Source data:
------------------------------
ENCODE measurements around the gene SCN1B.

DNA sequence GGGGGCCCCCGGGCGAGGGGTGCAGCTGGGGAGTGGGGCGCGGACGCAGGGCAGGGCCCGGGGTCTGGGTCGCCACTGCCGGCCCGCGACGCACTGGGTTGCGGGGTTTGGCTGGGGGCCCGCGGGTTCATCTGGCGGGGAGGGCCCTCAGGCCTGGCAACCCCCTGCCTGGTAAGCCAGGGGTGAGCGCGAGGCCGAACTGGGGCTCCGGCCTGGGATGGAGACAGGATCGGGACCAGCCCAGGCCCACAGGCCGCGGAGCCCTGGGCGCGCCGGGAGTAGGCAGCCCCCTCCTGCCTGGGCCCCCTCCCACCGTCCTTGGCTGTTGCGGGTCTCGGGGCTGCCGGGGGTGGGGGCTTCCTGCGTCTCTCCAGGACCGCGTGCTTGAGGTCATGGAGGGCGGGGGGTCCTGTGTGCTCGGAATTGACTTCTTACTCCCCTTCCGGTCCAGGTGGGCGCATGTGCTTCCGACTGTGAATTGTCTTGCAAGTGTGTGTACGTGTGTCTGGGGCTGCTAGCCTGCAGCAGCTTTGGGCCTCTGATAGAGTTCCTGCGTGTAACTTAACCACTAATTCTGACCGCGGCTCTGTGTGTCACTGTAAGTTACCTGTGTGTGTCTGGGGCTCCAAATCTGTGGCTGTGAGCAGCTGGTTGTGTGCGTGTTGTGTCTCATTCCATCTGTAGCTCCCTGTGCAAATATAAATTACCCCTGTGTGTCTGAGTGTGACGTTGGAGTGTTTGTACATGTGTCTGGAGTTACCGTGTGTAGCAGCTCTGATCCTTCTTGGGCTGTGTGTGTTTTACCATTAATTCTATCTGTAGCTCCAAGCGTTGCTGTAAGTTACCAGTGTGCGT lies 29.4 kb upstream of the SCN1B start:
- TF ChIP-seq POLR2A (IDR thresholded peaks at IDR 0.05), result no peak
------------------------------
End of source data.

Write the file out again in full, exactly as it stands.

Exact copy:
ENCODE measurements around the gene SCN1B.

DNA sequence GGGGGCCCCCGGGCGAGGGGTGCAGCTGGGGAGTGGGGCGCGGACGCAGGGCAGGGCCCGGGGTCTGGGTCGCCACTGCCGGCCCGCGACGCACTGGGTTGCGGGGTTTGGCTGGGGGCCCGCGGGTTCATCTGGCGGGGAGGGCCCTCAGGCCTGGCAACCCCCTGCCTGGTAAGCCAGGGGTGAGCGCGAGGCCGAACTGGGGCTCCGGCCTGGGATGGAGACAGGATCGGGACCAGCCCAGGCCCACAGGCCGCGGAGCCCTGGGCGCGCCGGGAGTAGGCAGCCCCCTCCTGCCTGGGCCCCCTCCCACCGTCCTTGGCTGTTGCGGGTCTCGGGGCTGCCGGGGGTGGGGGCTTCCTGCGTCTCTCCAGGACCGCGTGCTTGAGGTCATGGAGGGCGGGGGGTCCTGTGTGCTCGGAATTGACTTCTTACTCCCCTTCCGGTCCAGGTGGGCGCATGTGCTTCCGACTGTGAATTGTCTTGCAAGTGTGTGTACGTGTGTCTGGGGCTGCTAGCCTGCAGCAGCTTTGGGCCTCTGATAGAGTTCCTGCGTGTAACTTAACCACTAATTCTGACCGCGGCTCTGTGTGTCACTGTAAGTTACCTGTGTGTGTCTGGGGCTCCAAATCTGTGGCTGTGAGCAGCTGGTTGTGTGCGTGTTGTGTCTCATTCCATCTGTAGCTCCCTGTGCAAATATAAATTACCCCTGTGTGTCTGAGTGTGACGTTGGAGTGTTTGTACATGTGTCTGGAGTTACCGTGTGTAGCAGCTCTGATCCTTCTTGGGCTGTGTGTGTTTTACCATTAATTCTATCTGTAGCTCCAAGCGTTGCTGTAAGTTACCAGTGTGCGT lies 29.4 kb upstream of the SCN1B start:
- TF ChIP-seq POLR2A (IDR thresholded peaks at IDR 0.05), result no peak